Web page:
"Heaven’s Lost Property": Don’t Take In Strays
One night, an angel crashed from the heavens and bonded with a perverted teenage boy; and thanks to her magical wish-granting technology, this angel will shake the lives of high schoolers who just want to be left alone. If Jeannie were secretly a world-destroying monster, nobody would exactly dream of her. Nor would Larry Hagman likely have wished to have the panties fly off the women across NASA, or turn into a girl so he could ogle the girls in the locker room, or watch Jeannie fly off to battle other genies. If he had, though, he might have been the first man on the moon.
Heaven’s Lost Property is largely entertaining, if only because the main character is such an unrepentant pervert, whose moments of sincerity and kindness are as surprising as the characters within. At the same time, the series seems to be a mishmash of various plots; the show could function fine as a comedy series about a magic wish-granting semi-slave that echoes I Dream of Jeannie, and it would interesting to see modern-day Japan tackle such a story. On the other hand, the darker side of the story sees this genie destroying countless lives (and her effective sister is forced to do cruel acts to please an even crueler master) in storylines more akin to something out of Elfen Lied or Rin: Daughters of Mnemonsyne. The combination isn’t a delicious mixture of chocolate and peanut butter. It’s like AMC airing Jingle All The Way followed by Breaking Bad.
The biggest fault of Heaven’s Lost Property (originally released in Japan as “Sora No Otoshimono”) is that it is one of the titles riding the wave of moe: big eyes, big breasts, childlike demeanor, all contrasting features that, for some reason, have become the almost-dominant style for series being released. Long gone are realistic proportions in both height and face; eyes are as large as they can be; breasts strain to become perfect globes. (Unless the character is intended to be flat-chested to help cater to that special “loll” crowd of pseudo-pedophiles that would never do anything to a real person, but might just paint a plank of wood to resemble their favorite fictional female.) The lead female is sullen, and the supporting females equal parts violent and confused, or violent and “broken”, two archetypes that are just pandering. Neither that aspect nor its visual style stand out; in a different decade, maybe the series would be the odd-one out, but these days it’s the primary stuff coming to America, so it’s disappointing. Given that many other series in Japan can function with realistic or unique art styles ([i]Trapeze[i] for intermixing real life and animation in a way unique to itself; Astro Fighter Sunred for turning out something ten-times better than you’d expect with a near-zero budget; and Tokyo Magnitude 8.0 thriving with the realistic style that makes the story all too heartbreaking in the end), it’s a shame that this fast food, generically successfully unoriginality is what’s available in America.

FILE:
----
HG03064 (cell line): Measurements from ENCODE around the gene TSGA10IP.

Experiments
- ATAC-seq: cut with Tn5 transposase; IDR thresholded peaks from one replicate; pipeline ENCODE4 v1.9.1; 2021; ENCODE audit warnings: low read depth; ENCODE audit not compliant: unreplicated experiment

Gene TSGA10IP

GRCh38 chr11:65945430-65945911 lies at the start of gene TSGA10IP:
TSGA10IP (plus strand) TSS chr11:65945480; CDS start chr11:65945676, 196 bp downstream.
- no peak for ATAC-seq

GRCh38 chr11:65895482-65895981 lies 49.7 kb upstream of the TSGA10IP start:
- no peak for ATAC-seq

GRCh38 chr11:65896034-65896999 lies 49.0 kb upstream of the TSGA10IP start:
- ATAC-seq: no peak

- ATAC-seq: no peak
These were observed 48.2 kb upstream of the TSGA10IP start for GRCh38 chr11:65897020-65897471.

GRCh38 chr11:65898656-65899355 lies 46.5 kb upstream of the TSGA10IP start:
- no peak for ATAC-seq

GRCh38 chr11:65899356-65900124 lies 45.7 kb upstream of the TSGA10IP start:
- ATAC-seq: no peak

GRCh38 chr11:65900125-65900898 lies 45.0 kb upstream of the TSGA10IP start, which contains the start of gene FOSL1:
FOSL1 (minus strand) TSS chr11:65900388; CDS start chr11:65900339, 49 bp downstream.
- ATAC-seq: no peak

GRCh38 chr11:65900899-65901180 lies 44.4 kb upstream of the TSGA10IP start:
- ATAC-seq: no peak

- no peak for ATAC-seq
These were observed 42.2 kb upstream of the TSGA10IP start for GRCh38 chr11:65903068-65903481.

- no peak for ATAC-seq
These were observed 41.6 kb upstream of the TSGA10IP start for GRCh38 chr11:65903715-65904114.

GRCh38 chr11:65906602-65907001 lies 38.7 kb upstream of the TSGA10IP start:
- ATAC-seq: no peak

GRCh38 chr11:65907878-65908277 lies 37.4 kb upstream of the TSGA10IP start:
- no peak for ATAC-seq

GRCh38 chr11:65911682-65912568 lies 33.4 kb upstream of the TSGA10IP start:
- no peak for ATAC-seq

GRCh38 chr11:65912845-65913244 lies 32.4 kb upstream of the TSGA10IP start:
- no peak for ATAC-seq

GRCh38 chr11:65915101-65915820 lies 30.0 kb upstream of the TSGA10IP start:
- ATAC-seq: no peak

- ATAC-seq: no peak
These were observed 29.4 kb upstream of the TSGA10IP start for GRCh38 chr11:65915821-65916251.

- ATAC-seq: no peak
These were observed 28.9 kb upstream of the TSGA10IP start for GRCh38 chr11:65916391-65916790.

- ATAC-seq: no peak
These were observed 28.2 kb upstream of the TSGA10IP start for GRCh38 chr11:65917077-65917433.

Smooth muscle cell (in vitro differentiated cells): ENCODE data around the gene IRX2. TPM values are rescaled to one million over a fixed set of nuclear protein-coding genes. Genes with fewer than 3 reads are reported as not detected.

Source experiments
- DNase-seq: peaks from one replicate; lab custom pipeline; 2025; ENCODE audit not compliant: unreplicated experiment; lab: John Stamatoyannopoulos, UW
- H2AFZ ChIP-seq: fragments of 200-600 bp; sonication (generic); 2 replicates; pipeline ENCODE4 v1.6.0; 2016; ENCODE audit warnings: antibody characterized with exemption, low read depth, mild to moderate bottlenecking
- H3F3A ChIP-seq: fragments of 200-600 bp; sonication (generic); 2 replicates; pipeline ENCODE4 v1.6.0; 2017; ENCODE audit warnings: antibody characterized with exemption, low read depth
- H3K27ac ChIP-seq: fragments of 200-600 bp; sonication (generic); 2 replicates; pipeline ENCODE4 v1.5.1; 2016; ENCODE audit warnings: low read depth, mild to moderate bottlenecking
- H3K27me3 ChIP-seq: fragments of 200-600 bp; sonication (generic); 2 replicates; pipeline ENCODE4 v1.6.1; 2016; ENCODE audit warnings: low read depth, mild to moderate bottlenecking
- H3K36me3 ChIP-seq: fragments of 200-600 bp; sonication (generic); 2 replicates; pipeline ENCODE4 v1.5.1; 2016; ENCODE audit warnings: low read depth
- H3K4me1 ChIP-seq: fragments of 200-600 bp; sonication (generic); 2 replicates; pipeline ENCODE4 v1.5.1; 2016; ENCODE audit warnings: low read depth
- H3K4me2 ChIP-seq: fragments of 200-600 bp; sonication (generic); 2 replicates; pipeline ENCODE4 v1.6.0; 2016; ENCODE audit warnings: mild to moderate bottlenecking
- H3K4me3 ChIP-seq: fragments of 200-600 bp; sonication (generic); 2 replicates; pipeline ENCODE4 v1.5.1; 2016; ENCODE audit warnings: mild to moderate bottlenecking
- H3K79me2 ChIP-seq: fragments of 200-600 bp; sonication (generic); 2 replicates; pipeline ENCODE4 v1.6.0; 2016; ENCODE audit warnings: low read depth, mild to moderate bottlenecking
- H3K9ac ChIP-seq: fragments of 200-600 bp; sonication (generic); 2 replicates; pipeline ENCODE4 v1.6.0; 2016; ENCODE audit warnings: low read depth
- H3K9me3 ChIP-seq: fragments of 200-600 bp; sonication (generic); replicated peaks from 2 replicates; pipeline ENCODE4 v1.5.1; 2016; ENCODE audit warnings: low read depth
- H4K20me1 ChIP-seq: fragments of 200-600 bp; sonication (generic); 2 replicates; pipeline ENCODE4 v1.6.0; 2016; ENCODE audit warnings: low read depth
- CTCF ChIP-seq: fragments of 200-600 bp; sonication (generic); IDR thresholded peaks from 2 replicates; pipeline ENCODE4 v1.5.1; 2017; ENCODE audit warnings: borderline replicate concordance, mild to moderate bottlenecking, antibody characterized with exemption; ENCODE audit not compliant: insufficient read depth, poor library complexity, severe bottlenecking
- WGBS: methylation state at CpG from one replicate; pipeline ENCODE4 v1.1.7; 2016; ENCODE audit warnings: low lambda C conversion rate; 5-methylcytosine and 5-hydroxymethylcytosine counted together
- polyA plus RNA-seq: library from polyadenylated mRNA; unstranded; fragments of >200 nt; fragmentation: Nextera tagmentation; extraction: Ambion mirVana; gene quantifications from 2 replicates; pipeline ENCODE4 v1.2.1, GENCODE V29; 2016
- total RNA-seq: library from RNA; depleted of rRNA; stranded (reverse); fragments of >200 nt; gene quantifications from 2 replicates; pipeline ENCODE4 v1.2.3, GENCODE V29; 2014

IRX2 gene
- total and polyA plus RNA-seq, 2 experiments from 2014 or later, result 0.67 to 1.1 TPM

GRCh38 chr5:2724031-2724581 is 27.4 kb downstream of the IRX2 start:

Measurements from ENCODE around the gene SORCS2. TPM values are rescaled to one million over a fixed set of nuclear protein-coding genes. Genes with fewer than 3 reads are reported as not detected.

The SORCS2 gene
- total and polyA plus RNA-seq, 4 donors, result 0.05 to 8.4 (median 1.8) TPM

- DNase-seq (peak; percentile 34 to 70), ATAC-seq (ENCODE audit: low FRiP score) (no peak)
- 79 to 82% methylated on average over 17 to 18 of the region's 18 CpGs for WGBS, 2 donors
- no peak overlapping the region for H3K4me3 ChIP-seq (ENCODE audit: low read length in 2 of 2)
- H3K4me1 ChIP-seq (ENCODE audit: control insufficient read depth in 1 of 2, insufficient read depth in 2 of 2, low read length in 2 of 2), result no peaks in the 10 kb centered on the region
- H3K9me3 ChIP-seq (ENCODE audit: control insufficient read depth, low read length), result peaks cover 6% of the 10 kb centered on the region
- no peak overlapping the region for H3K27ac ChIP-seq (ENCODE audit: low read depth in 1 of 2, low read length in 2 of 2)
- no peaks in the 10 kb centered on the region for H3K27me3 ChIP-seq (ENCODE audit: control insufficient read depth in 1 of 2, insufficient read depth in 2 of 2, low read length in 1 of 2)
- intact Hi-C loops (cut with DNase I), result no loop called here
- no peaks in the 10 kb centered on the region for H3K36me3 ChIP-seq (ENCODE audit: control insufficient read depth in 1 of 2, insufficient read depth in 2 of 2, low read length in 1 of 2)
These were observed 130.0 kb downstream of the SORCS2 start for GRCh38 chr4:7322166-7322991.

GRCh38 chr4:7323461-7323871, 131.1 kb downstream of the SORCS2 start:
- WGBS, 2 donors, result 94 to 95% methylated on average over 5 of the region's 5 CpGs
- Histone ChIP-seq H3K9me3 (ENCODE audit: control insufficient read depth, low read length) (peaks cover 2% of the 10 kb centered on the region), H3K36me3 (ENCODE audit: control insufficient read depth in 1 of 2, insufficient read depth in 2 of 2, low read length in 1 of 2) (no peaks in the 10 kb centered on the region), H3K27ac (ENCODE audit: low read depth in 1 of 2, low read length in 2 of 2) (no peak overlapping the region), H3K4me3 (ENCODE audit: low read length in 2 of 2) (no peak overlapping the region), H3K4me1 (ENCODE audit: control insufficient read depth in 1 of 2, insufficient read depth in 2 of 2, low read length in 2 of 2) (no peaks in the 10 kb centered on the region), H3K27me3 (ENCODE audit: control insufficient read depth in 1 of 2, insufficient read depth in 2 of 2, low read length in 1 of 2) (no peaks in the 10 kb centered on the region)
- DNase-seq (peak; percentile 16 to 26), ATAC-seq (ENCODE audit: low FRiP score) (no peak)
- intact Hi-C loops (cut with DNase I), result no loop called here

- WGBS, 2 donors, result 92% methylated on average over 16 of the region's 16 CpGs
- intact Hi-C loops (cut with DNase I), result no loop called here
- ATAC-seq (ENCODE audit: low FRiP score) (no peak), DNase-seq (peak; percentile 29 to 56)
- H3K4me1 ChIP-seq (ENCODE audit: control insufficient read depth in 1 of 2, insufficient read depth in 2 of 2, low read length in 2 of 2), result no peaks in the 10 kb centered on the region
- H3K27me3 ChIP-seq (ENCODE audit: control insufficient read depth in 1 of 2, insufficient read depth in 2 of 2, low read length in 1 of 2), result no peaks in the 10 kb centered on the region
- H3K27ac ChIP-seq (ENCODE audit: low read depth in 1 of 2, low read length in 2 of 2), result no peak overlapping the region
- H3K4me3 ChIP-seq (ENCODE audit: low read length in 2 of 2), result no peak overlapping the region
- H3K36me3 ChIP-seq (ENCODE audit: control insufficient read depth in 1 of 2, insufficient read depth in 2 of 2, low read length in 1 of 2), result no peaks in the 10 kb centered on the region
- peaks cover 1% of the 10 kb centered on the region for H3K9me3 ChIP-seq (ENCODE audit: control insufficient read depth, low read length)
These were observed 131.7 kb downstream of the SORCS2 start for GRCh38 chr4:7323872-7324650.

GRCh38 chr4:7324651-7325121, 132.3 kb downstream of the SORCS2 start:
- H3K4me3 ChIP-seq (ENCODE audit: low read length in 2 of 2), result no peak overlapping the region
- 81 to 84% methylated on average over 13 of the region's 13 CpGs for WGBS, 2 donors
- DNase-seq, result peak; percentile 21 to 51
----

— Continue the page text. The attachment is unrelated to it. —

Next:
One of the biggest disappointments with this set is its “Extras” disc. Full disclosure: the review copy contained just the three DVDs, while the retail copy includes two Blu-Ray discs, so content may vary in the final, boxed version. But with the DVDs, a whole disc is devoted to Extras. This is almost unheard of from FUNimation. But while a whole disc has been devoted to extras, there really is nothing truly “extra” about it. The only thing that makes it stand out is that each episode has a story-specific ending theme, making what would be one or two normal endings on a normal set extend by an absurd amount for such a short season. It’s nice that FUNimation remembered there are multiple endings to the series (instead of just putting one on there and ignoring the others), but it’s almost a false promise. Still, the other option–leaving them as Blu-ray extras–would have been worse.
Heaven’s Lost Property has its few strong moments, but honestly it could have stayed lost and nobody would have noticed. Supporting it just seems like encouraging more to come. It’s not horrible by most standards, but we shouldn’t wish to see it become the new normal. Insofar as we have the power to shape the world, let’s not shape it to include more of its kind.